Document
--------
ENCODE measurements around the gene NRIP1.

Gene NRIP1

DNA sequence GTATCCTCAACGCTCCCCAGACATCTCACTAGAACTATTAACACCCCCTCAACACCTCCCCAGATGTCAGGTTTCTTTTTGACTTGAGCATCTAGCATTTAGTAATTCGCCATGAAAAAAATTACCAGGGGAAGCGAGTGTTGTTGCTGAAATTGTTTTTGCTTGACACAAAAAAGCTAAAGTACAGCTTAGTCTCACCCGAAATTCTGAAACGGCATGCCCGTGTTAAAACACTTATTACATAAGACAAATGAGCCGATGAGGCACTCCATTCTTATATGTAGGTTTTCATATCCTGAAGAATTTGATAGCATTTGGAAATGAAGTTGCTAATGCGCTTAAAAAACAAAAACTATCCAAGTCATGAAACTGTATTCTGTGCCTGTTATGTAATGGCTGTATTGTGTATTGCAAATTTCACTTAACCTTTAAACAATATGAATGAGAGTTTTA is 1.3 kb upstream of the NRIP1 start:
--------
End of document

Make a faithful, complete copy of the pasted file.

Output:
ENCODE measurements around the gene NRIP1.

Gene NRIP1

DNA sequence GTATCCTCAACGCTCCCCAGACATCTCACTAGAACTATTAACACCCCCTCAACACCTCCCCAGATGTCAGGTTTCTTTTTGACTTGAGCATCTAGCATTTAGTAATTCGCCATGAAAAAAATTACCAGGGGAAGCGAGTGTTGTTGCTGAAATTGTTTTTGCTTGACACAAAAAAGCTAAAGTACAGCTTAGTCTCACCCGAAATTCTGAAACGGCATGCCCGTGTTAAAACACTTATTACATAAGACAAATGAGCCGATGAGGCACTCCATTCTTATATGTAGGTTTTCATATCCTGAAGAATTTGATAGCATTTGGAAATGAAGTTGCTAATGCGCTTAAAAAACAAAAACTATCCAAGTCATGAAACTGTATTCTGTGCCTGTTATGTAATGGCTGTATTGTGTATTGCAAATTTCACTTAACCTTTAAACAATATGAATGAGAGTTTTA is 1.3 kb upstream of the NRIP1 start: